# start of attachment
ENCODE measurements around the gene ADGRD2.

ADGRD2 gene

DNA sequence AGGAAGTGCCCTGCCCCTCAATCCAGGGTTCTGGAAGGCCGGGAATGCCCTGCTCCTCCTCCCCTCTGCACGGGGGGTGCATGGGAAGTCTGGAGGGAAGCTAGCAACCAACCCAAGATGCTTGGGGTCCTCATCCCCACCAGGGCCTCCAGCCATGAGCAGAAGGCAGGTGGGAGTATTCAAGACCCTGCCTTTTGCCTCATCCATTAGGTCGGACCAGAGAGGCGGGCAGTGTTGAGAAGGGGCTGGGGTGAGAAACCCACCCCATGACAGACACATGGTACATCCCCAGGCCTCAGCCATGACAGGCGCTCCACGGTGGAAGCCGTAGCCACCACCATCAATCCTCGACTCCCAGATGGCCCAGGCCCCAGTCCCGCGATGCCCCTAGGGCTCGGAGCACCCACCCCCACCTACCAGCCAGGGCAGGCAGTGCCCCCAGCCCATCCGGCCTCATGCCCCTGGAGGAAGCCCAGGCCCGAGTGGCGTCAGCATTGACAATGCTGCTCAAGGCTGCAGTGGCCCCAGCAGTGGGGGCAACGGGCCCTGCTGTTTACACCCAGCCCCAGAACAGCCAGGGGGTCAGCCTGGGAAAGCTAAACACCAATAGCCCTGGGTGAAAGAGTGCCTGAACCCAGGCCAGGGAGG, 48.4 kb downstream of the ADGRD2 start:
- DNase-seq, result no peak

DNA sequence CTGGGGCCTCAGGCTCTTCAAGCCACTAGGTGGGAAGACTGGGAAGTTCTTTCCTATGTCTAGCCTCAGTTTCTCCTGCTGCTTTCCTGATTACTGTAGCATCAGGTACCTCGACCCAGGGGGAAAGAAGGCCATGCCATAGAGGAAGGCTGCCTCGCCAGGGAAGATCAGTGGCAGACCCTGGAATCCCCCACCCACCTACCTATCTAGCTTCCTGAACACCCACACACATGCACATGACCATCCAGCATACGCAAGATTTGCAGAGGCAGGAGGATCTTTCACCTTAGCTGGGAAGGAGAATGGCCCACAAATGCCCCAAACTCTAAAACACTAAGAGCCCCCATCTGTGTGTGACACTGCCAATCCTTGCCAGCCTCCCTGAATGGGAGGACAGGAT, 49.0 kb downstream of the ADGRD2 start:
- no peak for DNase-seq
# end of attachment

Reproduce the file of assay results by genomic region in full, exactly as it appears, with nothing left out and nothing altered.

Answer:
ENCODE measurements around the gene ADGRD2.

ADGRD2 gene

DNA sequence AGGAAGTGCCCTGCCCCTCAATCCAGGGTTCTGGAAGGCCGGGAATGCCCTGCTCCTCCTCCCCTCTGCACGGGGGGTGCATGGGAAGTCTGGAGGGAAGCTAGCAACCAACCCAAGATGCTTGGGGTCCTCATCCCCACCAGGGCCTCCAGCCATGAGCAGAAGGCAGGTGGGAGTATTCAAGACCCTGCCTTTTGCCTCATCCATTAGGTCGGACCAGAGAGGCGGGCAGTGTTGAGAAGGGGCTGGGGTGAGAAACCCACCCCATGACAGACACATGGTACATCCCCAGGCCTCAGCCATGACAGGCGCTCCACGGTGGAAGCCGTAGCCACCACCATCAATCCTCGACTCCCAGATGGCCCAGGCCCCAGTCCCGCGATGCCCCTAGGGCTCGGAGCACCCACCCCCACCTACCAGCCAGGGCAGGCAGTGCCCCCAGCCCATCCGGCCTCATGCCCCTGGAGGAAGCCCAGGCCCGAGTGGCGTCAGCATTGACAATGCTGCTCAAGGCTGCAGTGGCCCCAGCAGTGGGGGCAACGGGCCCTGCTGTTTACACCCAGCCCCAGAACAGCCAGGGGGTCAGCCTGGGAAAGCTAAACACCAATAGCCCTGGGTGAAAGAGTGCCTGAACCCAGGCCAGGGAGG, 48.4 kb downstream of the ADGRD2 start:
- DNase-seq, result no peak

DNA sequence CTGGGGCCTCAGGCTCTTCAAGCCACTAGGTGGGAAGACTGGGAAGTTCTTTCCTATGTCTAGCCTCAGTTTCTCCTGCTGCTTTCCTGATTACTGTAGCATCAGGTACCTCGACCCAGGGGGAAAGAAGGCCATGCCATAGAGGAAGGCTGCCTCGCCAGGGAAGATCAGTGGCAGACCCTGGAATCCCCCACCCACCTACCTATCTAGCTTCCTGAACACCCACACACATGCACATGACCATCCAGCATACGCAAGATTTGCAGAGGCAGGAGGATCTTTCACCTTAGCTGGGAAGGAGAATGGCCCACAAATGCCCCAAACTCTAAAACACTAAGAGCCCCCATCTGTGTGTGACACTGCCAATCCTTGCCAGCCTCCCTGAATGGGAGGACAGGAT, 49.0 kb downstream of the ADGRD2 start:
- no peak for DNase-seq